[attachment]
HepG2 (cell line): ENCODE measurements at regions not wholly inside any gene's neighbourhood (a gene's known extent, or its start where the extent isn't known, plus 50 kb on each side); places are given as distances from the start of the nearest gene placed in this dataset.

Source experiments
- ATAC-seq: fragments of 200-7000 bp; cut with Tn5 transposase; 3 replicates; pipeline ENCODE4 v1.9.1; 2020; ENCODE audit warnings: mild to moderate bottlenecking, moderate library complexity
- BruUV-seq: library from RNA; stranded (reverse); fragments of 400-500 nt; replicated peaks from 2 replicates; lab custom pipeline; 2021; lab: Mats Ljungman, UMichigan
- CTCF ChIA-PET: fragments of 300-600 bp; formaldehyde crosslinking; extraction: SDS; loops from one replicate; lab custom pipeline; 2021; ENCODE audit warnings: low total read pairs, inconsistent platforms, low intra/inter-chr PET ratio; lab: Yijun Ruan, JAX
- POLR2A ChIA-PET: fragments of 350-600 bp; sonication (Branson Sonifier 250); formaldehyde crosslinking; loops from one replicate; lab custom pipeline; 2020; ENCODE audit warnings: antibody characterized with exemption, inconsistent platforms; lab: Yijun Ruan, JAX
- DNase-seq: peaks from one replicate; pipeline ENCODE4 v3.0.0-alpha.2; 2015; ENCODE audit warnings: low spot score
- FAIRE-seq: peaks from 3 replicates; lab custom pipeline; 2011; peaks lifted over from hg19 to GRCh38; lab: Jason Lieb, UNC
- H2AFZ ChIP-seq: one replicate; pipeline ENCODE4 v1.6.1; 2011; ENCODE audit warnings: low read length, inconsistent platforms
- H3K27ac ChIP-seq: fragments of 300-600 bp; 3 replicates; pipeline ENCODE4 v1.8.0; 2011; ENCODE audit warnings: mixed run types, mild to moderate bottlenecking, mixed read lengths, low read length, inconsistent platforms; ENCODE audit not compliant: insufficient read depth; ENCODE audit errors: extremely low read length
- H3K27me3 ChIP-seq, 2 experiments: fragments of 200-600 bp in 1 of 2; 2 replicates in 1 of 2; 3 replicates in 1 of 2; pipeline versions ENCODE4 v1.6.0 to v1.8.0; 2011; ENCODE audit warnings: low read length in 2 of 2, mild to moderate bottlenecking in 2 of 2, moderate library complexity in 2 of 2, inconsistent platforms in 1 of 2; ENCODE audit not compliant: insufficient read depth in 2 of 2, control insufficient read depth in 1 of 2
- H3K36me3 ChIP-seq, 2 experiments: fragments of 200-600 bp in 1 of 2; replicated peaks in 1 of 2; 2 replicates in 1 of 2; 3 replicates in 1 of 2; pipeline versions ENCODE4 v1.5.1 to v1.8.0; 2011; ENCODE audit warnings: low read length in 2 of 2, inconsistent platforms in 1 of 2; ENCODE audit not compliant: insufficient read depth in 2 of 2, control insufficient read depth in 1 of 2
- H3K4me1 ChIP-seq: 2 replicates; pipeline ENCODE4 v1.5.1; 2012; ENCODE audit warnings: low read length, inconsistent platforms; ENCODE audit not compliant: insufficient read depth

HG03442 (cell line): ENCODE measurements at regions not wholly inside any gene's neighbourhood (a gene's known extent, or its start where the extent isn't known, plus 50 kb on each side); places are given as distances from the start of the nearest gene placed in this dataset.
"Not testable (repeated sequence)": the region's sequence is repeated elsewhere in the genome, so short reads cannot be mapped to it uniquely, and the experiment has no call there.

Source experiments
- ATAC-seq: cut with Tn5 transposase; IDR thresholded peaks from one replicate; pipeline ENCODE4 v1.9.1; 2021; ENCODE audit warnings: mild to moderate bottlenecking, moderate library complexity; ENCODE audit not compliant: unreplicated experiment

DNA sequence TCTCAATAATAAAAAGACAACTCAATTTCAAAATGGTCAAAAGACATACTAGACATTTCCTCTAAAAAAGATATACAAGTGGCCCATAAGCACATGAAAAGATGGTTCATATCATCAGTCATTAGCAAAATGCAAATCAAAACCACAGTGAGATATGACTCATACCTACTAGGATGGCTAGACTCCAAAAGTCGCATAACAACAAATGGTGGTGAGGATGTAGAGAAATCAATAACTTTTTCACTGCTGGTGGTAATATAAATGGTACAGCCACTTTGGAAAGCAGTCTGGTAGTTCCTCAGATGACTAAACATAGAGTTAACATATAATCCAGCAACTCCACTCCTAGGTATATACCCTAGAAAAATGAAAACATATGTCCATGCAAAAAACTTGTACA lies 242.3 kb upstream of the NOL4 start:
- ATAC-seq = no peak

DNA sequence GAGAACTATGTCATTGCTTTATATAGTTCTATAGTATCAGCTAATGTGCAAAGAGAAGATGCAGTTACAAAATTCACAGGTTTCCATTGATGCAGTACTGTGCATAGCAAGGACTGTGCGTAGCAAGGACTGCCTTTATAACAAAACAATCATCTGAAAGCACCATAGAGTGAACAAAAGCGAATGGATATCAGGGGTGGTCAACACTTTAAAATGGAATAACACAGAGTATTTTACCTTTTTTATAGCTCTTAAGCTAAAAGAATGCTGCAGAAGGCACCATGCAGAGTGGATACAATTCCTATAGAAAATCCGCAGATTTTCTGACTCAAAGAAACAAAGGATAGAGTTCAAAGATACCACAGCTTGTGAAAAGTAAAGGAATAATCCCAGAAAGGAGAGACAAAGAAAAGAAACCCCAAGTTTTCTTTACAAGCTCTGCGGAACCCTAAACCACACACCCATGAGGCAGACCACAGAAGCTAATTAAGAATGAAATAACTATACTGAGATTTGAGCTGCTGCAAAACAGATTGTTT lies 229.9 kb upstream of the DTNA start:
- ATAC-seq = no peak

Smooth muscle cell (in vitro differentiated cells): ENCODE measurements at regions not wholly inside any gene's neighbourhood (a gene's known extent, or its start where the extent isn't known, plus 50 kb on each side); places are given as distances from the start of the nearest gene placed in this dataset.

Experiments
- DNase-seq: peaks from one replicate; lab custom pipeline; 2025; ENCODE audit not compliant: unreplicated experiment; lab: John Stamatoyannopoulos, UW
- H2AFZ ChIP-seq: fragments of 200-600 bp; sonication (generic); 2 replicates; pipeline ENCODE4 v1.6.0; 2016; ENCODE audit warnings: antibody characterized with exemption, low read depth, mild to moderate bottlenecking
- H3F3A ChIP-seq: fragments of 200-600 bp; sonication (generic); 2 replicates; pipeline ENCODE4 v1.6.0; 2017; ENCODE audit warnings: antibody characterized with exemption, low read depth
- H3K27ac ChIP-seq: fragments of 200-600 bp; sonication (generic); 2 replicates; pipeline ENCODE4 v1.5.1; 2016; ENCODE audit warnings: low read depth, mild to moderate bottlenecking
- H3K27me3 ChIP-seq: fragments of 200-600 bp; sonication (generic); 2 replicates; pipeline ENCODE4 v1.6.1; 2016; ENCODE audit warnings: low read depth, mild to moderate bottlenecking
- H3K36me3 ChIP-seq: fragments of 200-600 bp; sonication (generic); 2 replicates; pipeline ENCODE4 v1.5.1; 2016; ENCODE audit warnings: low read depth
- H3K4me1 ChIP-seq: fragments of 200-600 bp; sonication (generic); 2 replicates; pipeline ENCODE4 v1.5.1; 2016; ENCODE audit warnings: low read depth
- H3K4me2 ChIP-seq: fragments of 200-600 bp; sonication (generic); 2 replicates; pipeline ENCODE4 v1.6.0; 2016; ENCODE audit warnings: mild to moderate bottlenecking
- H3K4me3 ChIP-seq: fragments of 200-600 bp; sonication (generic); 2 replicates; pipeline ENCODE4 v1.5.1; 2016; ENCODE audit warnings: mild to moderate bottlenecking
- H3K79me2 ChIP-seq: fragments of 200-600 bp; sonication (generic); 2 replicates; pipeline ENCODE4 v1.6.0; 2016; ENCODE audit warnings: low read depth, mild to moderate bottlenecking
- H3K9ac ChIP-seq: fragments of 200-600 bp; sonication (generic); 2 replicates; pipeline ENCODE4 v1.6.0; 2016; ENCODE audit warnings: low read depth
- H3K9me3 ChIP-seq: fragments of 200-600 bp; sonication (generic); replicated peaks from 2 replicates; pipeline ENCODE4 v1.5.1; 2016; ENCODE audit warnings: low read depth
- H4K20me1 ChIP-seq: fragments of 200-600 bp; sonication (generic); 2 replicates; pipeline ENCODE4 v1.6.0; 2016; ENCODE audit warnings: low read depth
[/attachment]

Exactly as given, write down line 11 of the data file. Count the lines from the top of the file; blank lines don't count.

- H3K27me3 ChIP-seq, 2 experiments: fragments of 200-600 bp in 1 of 2; 2 replicates in 1 of 2; 3 replicates in 1 of 2; pipeline versions ENCODE4 v1.6.0 to v1.8.0; 2011; ENCODE audit warnings: low read length in 2 of 2, mild to moderate bottlenecking in 2 of 2, moderate library complexity in 2 of 2, inconsistent platforms in 1 of 2; ENCODE audit not compliant: insufficient read depth in 2 of 2, control insufficient read depth in 1 of 2